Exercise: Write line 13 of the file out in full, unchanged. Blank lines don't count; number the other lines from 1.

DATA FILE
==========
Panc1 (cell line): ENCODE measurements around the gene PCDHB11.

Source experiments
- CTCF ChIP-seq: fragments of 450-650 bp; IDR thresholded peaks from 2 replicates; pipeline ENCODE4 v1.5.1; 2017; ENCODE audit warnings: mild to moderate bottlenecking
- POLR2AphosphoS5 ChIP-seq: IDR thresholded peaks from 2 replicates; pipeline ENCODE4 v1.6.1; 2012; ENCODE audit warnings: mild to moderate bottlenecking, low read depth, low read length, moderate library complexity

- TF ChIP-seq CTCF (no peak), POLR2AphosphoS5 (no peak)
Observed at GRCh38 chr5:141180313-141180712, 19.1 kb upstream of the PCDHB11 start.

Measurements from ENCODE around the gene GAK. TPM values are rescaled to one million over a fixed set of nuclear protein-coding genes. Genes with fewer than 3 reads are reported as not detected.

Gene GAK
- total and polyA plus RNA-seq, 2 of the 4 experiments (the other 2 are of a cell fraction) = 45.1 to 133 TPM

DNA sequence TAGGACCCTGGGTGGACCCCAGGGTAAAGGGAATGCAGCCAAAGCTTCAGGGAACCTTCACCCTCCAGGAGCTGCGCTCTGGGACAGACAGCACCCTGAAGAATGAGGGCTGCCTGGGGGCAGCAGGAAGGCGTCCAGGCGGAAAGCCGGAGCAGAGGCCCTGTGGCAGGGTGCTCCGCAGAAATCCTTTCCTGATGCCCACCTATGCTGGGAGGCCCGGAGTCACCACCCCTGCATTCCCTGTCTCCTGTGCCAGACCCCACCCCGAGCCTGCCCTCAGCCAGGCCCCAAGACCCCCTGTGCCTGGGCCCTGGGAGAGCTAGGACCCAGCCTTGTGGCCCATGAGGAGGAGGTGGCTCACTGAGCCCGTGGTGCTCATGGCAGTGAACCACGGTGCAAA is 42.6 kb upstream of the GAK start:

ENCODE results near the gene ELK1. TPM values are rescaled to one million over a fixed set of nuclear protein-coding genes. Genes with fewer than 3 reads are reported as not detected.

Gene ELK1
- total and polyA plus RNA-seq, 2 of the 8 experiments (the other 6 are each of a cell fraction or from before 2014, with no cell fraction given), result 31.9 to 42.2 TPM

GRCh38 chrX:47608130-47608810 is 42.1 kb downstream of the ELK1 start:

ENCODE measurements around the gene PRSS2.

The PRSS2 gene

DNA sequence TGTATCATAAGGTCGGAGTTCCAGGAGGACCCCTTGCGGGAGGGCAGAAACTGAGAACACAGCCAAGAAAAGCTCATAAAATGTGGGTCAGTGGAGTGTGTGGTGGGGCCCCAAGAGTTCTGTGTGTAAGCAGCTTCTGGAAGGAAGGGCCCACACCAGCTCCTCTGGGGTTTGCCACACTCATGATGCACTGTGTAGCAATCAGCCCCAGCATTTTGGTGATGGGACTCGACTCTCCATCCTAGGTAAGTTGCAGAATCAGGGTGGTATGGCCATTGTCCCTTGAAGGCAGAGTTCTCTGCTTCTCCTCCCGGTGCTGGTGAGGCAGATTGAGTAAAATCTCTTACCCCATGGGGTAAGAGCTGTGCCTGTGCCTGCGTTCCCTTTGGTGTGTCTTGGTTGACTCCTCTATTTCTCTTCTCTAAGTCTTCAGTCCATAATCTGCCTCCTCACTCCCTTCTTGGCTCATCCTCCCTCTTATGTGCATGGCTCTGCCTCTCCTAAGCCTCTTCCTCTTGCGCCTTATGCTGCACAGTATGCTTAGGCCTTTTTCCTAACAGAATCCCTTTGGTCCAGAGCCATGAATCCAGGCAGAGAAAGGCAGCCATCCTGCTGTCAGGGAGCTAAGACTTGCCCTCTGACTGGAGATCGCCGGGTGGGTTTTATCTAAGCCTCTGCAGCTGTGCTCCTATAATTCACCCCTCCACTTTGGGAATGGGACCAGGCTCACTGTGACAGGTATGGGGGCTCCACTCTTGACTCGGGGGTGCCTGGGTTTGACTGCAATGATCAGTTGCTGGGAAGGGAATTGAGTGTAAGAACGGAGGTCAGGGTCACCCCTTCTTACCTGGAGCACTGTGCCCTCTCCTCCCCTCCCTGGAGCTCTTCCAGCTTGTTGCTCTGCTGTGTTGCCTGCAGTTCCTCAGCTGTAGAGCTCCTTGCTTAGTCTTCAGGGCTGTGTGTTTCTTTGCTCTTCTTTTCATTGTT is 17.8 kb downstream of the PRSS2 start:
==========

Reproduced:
- total and polyA plus RNA-seq, 2 of the 8 experiments (the other 6 are each of a cell fraction or from before 2014, with no cell fraction given), result 31.9 to 42.2 TPM